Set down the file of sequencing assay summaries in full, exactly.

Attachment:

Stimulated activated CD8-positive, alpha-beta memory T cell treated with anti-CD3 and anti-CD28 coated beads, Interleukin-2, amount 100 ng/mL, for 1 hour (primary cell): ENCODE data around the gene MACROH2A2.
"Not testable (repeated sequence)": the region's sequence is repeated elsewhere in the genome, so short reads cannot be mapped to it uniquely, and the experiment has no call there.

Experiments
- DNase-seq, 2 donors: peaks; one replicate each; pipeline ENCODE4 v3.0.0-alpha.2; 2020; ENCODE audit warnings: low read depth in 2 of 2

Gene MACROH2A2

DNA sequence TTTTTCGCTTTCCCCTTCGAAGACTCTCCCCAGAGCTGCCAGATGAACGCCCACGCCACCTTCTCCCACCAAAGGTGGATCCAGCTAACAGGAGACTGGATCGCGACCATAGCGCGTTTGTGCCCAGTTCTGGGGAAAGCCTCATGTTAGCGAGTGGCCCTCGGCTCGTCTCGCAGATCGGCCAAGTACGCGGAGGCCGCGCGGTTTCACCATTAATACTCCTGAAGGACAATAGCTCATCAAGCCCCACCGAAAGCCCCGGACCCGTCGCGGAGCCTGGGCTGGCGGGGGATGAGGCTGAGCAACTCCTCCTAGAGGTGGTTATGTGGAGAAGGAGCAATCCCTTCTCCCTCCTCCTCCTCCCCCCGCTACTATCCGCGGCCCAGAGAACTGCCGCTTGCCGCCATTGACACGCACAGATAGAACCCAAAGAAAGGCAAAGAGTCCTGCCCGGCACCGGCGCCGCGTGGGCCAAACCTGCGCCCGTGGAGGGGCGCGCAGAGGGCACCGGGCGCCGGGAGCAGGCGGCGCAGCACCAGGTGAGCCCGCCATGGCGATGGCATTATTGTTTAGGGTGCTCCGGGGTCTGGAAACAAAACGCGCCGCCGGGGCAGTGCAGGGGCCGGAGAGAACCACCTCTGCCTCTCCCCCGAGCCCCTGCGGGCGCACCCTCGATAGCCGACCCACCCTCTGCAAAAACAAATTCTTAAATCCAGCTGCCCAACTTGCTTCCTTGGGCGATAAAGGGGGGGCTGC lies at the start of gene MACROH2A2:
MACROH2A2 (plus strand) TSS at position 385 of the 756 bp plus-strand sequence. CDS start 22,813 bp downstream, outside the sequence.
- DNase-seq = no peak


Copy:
Stimulated activated CD8-positive, alpha-beta memory T cell treated with anti-CD3 and anti-CD28 coated beads, Interleukin-2, amount 100 ng/mL, for 1 hour (primary cell): ENCODE data around the gene MACROH2A2.
"Not testable (repeated sequence)": the region's sequence is repeated elsewhere in the genome, so short reads cannot be mapped to it uniquely, and the experiment has no call there.

Experiments
- DNase-seq, 2 donors: peaks; one replicate each; pipeline ENCODE4 v3.0.0-alpha.2; 2020; ENCODE audit warnings: low read depth in 2 of 2

Gene MACROH2A2

DNA sequence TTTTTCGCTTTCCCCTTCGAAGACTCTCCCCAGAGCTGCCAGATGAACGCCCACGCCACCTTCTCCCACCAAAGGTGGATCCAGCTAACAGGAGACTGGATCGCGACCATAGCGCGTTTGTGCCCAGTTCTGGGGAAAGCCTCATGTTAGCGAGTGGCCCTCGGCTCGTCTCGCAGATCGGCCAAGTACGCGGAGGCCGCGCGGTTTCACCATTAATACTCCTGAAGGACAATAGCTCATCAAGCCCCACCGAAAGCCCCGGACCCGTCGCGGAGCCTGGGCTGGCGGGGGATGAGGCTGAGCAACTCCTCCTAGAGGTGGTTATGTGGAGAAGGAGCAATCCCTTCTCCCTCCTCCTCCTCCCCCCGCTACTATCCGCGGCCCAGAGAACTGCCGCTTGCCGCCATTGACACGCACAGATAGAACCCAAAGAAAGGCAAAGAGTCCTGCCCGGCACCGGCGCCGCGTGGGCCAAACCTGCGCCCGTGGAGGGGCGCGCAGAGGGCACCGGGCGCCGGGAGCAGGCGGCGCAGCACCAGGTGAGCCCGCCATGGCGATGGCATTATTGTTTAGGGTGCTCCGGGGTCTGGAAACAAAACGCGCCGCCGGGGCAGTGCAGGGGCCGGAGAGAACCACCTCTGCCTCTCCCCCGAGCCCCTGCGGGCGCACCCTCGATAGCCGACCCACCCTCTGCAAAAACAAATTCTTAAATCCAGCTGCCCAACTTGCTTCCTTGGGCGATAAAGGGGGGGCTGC lies at the start of gene MACROH2A2:
MACROH2A2 (plus strand) TSS at position 385 of the 756 bp plus-strand sequence. CDS start 22,813 bp downstream, outside the sequence.
- DNase-seq = no peak